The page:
Estate Planning & Administration
Estate Planning & Administration
Should I Make a Will?
It is never too early to start thinking about and planning for what happens to you and your property after you die. Making a Will will give you peace of mind that your loved ones will know what to do with your property and can help avoid the unfortunate situation of loved ones fighting over your property. No matter the size of your estate, it can help your loved ones organize your affairs after your passing. Navigating this area may be difficult, but you do not have to manage on your own. Our lawyers will advise you to ensure your wishes are properly documented.
What do I do if I am Appointed Executor of a Will?
If you have been appointed as an executor of a family member or friend’s Will, upon their death, you are expected to gather all the assets in the deceased’s estate, pay out their existing debts or liabilities and then distribute the remaining assets in accordance with the Will. The administration of Wills in British Columbia is dictated by the Wills, Estates and Succession Act (“WESA”).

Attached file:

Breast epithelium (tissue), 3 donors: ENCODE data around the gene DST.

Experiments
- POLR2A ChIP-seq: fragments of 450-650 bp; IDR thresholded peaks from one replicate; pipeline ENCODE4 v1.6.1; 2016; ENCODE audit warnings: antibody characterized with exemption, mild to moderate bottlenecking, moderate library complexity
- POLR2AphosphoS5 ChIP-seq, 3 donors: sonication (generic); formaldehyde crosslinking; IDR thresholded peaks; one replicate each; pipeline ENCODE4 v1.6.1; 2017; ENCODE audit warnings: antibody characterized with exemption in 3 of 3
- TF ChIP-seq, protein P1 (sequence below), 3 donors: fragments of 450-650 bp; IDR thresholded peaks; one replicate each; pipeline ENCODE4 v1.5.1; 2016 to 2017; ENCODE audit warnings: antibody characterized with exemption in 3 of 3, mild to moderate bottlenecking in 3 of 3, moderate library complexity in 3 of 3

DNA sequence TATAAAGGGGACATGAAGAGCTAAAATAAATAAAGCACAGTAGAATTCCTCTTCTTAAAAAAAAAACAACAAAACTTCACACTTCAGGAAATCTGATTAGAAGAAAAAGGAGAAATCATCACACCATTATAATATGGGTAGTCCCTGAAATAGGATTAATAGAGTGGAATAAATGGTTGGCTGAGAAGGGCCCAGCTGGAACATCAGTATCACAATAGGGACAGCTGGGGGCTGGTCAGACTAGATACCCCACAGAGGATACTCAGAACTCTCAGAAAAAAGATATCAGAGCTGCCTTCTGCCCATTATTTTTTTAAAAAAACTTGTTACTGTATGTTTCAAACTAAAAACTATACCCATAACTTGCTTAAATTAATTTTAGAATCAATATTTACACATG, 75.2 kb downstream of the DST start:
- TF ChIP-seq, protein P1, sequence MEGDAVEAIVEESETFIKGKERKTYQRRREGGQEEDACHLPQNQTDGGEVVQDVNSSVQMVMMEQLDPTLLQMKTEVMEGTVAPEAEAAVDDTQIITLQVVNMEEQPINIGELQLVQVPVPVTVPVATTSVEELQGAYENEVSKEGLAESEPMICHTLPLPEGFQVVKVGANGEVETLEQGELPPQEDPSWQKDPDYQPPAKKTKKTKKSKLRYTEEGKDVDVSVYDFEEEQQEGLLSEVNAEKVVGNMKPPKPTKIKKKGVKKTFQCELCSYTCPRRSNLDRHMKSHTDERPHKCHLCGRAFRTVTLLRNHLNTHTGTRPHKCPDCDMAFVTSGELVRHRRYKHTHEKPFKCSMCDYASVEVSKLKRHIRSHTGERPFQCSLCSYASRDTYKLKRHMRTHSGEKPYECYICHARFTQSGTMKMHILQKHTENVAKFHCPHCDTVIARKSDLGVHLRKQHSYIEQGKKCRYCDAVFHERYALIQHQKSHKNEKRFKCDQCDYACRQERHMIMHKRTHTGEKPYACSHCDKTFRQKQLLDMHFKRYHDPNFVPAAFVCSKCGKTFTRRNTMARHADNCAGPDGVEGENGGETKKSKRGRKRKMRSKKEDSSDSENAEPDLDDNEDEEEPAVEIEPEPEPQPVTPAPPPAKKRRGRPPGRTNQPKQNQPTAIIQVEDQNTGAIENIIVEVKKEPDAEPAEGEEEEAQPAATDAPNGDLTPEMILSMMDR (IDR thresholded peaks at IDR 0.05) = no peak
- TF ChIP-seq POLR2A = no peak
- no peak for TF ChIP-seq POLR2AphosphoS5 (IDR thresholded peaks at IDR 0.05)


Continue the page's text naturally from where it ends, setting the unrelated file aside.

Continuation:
Often, before an executor can take any actions in administering the Will, you will have to apply for probate with the BC Supreme Court. Probate is a process that confirms that a Will is valid and represents the wishes of the deceased and confirms that the executor has the authority to deal with the estate under the Will. Depending on the monetary value of the estate, the court may ask for payment of probate fees. However, not all estates need to go through the probate process, if the estate does not include land or large bank accounts, you may be able to administer the estate without going through the probate application process.
Exercising your duties as an executor can come with personal legal risks and liability. The lawyers at Cote & Evans Trial Lawyers are well versed in the practice of estate administration and can provide you with the knowledge and expertise required to ensure that the administration process is as smooth as possible.
We provide the following services respecting estate administration:
- General advice on the Estate administration process;
- Applying for probate or administration of a Will;
- Assisting with distribution of the estate, including passing accounts and preparing consents for all beneficiaries;
- Assisting with selling real or personal property;
- Liaising with banks, government agencies, accountants and other relevant persons and organizations; and